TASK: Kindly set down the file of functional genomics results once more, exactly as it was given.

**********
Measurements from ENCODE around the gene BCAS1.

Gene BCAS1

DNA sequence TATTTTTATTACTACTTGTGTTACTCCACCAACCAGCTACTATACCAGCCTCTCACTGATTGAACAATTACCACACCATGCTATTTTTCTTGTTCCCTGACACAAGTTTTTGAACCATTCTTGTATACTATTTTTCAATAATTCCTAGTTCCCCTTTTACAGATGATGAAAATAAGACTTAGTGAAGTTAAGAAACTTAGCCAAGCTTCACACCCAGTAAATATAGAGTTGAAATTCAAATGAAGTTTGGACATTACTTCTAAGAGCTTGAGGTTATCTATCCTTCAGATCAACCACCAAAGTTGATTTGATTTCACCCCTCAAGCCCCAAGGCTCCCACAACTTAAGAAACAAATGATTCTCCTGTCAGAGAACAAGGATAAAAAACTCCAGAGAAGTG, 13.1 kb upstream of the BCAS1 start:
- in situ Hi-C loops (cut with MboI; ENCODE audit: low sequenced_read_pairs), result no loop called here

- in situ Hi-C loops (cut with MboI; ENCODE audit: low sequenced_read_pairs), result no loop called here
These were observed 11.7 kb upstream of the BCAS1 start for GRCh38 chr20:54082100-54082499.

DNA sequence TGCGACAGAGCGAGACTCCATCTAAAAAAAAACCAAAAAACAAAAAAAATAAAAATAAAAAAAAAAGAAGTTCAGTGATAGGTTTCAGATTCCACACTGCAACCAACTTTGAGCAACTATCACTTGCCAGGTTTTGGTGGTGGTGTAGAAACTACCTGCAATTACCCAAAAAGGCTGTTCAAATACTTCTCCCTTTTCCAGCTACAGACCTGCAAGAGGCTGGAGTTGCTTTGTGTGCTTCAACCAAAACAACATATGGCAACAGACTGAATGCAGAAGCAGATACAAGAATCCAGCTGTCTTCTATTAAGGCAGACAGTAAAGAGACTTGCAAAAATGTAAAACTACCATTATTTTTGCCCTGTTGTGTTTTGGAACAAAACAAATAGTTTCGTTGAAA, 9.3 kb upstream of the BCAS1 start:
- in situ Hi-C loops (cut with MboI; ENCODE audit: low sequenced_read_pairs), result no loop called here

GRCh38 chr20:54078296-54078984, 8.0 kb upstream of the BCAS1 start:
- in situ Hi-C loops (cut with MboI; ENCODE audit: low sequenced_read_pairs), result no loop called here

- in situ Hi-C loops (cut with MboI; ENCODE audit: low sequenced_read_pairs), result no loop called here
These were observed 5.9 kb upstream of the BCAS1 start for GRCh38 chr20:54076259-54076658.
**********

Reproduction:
Measurements from ENCODE around the gene BCAS1.

Gene BCAS1

DNA sequence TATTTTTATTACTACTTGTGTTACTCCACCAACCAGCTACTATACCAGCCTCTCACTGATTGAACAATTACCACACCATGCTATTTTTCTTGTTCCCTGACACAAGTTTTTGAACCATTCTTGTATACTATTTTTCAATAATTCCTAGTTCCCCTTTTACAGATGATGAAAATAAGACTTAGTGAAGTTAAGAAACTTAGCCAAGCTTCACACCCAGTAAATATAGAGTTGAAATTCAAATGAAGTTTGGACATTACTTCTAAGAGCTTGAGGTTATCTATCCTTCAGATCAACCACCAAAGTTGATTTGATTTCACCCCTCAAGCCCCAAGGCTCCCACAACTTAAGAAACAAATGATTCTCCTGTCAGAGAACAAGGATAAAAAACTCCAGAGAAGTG, 13.1 kb upstream of the BCAS1 start:
- in situ Hi-C loops (cut with MboI; ENCODE audit: low sequenced_read_pairs), result no loop called here

- in situ Hi-C loops (cut with MboI; ENCODE audit: low sequenced_read_pairs), result no loop called here
These were observed 11.7 kb upstream of the BCAS1 start for GRCh38 chr20:54082100-54082499.

DNA sequence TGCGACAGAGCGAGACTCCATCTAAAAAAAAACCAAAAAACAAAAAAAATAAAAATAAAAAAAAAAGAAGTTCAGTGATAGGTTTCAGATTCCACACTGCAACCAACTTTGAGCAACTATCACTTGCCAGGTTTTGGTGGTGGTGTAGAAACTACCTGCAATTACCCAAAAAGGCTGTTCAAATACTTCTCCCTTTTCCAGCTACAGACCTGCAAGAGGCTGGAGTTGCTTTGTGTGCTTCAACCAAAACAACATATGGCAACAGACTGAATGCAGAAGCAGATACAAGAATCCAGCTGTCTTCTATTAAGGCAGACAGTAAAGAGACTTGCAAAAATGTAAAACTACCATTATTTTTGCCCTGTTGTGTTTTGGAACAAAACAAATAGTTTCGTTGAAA, 9.3 kb upstream of the BCAS1 start:
- in situ Hi-C loops (cut with MboI; ENCODE audit: low sequenced_read_pairs), result no loop called here

GRCh38 chr20:54078296-54078984, 8.0 kb upstream of the BCAS1 start:
- in situ Hi-C loops (cut with MboI; ENCODE audit: low sequenced_read_pairs), result no loop called here

- in situ Hi-C loops (cut with MboI; ENCODE audit: low sequenced_read_pairs), result no loop called here
These were observed 5.9 kb upstream of the BCAS1 start for GRCh38 chr20:54076259-54076658.